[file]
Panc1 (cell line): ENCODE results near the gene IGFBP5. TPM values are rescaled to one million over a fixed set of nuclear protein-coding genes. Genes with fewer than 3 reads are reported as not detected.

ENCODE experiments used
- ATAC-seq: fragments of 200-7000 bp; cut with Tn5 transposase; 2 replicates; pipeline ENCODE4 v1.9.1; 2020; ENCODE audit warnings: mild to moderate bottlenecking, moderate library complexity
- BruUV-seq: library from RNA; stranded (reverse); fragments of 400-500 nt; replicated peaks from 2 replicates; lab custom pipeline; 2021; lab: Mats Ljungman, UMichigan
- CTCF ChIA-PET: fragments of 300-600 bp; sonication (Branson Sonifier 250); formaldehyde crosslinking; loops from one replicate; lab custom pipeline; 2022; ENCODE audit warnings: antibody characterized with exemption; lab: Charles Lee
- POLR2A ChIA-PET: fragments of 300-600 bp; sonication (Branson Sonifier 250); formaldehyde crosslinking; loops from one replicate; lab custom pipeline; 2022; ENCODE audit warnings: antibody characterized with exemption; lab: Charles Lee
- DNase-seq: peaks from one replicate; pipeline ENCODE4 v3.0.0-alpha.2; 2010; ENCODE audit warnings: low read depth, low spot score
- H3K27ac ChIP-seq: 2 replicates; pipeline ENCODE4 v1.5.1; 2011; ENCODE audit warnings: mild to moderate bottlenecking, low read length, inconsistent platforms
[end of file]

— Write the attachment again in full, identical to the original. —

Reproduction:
Panc1 (cell line): ENCODE results near the gene IGFBP5. TPM values are rescaled to one million over a fixed set of nuclear protein-coding genes. Genes with fewer than 3 reads are reported as not detected.

ENCODE experiments used
- ATAC-seq: fragments of 200-7000 bp; cut with Tn5 transposase; 2 replicates; pipeline ENCODE4 v1.9.1; 2020; ENCODE audit warnings: mild to moderate bottlenecking, moderate library complexity
- BruUV-seq: library from RNA; stranded (reverse); fragments of 400-500 nt; replicated peaks from 2 replicates; lab custom pipeline; 2021; lab: Mats Ljungman, UMichigan
- CTCF ChIA-PET: fragments of 300-600 bp; sonication (Branson Sonifier 250); formaldehyde crosslinking; loops from one replicate; lab custom pipeline; 2022; ENCODE audit warnings: antibody characterized with exemption; lab: Charles Lee
- POLR2A ChIA-PET: fragments of 300-600 bp; sonication (Branson Sonifier 250); formaldehyde crosslinking; loops from one replicate; lab custom pipeline; 2022; ENCODE audit warnings: antibody characterized with exemption; lab: Charles Lee
- DNase-seq: peaks from one replicate; pipeline ENCODE4 v3.0.0-alpha.2; 2010; ENCODE audit warnings: low read depth, low spot score
- H3K27ac ChIP-seq: 2 replicates; pipeline ENCODE4 v1.5.1; 2011; ENCODE audit warnings: mild to moderate bottlenecking, low read length, inconsistent platforms